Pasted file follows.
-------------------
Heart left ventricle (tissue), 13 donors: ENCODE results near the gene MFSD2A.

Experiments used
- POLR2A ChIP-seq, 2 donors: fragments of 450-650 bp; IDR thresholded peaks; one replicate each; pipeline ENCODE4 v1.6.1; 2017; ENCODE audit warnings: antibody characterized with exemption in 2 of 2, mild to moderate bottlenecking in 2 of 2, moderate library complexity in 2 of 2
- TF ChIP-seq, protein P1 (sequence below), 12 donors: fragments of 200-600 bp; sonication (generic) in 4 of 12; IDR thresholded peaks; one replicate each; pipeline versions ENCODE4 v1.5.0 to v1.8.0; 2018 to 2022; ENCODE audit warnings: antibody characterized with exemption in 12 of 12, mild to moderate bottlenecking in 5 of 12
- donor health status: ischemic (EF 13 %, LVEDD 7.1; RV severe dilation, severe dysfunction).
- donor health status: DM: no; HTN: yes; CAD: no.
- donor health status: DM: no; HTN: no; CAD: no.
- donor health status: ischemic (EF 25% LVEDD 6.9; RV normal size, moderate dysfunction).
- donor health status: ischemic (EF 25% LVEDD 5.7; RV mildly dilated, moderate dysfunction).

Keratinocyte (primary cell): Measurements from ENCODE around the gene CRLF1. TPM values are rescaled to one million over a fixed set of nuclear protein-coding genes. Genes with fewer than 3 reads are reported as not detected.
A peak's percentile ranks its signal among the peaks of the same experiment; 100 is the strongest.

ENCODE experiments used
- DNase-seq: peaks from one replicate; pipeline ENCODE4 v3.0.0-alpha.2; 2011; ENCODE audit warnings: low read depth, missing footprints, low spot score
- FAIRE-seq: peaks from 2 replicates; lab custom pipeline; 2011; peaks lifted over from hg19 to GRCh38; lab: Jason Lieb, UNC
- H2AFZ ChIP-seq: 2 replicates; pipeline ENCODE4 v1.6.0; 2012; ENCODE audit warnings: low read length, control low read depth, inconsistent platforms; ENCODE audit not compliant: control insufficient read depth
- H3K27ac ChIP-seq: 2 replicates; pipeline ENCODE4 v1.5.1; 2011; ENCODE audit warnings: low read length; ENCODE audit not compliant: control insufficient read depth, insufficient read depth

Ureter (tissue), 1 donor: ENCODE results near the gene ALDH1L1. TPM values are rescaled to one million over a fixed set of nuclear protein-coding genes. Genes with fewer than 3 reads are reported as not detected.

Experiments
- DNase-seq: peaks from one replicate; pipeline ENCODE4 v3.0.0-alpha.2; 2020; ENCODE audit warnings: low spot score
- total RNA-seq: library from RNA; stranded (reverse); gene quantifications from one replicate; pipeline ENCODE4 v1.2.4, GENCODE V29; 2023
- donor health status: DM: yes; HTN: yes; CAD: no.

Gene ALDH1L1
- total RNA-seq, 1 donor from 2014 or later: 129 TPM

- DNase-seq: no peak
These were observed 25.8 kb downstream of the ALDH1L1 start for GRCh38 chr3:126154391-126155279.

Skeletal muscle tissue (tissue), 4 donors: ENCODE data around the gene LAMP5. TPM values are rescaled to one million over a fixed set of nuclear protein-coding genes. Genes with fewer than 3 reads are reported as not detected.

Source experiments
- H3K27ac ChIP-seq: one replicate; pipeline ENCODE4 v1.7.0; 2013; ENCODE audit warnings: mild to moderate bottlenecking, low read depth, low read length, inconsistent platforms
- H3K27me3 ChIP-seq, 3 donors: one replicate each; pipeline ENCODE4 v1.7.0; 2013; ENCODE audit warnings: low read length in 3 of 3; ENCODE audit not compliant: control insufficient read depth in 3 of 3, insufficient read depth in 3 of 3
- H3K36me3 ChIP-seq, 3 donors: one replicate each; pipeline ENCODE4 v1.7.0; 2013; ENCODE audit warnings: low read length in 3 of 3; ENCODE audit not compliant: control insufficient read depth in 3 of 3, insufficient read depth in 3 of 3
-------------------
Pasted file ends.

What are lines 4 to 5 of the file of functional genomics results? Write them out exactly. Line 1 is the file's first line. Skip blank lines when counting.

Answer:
- TF ChIP-seq, protein P1 (sequence below), 12 donors: fragments of 200-600 bp; sonication (generic) in 4 of 12; IDR thresholded peaks; one replicate each; pipeline versions ENCODE4 v1.5.0 to v1.8.0; 2018 to 2022; ENCODE audit warnings: antibody characterized with exemption in 12 of 12, mild to moderate bottlenecking in 5 of 12
- donor health status: ischemic (EF 13 %, LVEDD 7.1; RV severe dilation, severe dysfunction).